Spectacular results possible
  |  First Published: June 2012

As we slide into Winter some anglers slow down their activities but if you fish to the conditions and target certain species, you will find that the colder months can be spectacular.

Bream numbers in the estuary are excellent and it’s just a matter of deciding whether to target them on bait or lures.

If you prefer your bait fishing then I suggest you fish those early morning or evening tides among the many oyster racks throughout the bay. Anchor parallel to the racks and cast unweighted baits such as mullet gut, mullet fillet or even a cube of pilchard to the edge of the rack.

Make sure you use the lightest fluorocarbon leader possible. I like to start with around 6lb and work from there.

Those who are land based should try the rock walls such as those at the Anchorage Marina or Nelson Bay. Use much the same technique but you may need to add just a small sinker, around a 0 or 00 ball, straight above the hook. The key is to keep it simple.

Lure fishers can work the same areas around Soldiers Point and Tilligerry Creek.

Working shallow-diving hardbodies along the edges of the racks is a deadly technique for larger bream but be prepared to loose the odd lure in this tiger country.

If you finding losing hardbodies is hurting the back pocket, tossing soft plastics around the rock walls will yield just as many fish, although not possibly as large.

Fish the points and edges that are influenced by tidal movement, because schooling bream tend to sit in the current waiting for the food to come to them.

Luderick fishers have been lining up along the breakwall at Nelson Bay, where some real horses well over 1.5kg have been landed. The younger generations using more modern fast graphite rods, spin reels and fluorocarbon leaders are giving the older gentlemen a run for their money.


It’s a very similar story from the ocean rocks, where luderick school in the sheltered bays from Fingal to Boat Harbour.

When the westerly winds blow this can be fun fishing and you will find on those bright sunny days tucked away from the wind that it’s almost shorts and T-shirt weather.

You don’t have to fish traditionally, either: I find a small oval float with bread as bait is just as effective and you will encounter some tasty by-catch, including bream and drummer.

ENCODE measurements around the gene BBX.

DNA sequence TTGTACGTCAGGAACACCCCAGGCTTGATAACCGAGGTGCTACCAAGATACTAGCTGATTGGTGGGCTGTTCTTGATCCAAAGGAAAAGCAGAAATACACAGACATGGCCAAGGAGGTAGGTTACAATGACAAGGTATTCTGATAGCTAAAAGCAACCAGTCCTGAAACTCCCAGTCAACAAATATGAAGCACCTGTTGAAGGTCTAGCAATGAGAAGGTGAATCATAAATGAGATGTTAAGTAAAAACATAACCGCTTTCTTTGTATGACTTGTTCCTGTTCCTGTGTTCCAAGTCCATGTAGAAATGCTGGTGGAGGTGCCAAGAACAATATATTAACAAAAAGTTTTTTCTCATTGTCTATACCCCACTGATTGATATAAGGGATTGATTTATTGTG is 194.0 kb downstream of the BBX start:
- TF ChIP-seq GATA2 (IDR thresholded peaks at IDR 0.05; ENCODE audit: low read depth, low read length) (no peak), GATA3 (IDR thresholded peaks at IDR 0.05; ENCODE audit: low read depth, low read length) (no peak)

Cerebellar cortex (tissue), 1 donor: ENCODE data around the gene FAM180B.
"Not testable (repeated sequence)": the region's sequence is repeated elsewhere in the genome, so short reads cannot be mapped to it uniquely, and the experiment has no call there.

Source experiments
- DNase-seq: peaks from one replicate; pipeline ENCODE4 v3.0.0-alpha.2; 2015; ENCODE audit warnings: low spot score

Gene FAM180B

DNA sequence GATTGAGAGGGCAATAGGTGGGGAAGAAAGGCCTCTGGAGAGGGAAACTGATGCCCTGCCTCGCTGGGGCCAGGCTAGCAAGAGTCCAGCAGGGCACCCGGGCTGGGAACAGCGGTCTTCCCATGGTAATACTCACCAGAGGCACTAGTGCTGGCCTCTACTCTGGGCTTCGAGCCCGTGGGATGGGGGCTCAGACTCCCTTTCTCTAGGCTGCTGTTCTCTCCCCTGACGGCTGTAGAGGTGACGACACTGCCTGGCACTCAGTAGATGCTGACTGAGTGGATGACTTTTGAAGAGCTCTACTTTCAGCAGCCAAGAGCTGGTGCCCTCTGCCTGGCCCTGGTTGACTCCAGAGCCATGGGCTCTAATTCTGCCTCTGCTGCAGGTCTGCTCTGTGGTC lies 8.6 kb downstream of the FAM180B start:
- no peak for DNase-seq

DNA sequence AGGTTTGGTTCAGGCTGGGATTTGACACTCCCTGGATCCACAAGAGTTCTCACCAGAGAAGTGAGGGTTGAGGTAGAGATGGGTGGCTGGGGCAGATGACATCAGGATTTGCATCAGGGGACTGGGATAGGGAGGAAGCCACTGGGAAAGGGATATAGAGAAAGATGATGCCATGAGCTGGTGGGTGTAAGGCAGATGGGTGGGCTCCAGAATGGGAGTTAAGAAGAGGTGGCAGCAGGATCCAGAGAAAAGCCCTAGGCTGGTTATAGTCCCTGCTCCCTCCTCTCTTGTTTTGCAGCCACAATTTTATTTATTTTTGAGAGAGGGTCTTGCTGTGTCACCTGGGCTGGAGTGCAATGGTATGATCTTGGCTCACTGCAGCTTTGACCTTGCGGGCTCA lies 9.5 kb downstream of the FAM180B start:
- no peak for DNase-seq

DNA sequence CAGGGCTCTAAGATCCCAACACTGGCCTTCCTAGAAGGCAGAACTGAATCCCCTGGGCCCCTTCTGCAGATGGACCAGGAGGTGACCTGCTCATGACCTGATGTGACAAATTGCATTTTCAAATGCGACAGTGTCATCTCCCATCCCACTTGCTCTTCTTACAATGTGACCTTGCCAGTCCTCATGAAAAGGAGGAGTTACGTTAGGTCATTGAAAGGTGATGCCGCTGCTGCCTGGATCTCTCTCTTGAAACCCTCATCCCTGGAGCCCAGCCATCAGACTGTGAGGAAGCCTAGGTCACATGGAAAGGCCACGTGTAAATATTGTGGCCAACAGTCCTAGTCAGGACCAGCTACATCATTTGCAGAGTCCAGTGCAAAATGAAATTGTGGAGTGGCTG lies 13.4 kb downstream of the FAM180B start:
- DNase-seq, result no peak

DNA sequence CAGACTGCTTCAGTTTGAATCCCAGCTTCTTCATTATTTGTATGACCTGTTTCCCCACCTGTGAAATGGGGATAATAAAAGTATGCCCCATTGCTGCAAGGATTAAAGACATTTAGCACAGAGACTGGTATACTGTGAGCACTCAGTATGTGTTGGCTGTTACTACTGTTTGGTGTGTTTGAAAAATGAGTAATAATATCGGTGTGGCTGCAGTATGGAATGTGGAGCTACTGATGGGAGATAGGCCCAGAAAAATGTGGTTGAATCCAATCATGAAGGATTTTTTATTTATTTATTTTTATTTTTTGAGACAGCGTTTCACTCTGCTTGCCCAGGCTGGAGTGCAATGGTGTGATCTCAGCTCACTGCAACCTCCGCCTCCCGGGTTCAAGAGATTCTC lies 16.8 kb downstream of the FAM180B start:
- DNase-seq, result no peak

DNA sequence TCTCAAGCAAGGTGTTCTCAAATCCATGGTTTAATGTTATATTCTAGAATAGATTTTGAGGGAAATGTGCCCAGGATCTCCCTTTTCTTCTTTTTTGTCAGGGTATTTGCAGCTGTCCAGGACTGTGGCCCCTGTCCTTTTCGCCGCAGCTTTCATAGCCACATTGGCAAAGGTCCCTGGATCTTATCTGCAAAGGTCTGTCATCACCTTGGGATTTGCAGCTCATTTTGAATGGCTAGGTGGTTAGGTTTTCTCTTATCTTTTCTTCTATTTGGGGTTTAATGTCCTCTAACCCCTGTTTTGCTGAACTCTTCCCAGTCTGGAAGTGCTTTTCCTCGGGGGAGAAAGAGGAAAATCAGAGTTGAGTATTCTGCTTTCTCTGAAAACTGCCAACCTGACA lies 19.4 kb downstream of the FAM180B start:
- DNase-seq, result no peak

Early mornings around the rocky points, including the southern end of Box Beach and One Mile Point, you will also find some solid tailor and bonito.

Tossing fresh garfish or brined pilchards on ganged hooks is the best way of targeting both species but don’t forget those metal spinners.

Also make sure you have a squid jig on standby; the calmer bays also yield some terrific squid at this time of year.

Beach fishing is a bit of mixed bag but most gutters will hold some bream. Sunrise and sunset on a rising tide are best, use fresh mullet fillets.

You can try any of the beaches from Hawks Nest to Birubi and you don’t need a 4WD. Some of the local beaches such as Box, Fingal and One Mile are the most productive.

You will also find tailor and salmon mixed in and during the day salmon schools can be seen cruising the gutters and these fish make for great fun on light spin gear.


Although the warmer waters from the north are turning around, some pelagic species can still be caught inshore.

June traditionally marks the end of the migration of longtail tuna but if the water is still slightly warm and the baitfish are prolific then the longtails should still linger. Anchoring and fishing the headlands and shallower reefs with live bait suspended under torpedo floats is the best way of targeting these speedsters.

Snapper will be found on the shallower reefs from 5m to 20m. The Sisters at the southern end of Broughton Island is always a favourite with locals and with good reason – some real thumper snapper to 10kg are caught in this area through Winter.

Similar reefs can be found south around Boat Harbour and Fishermans Bay.


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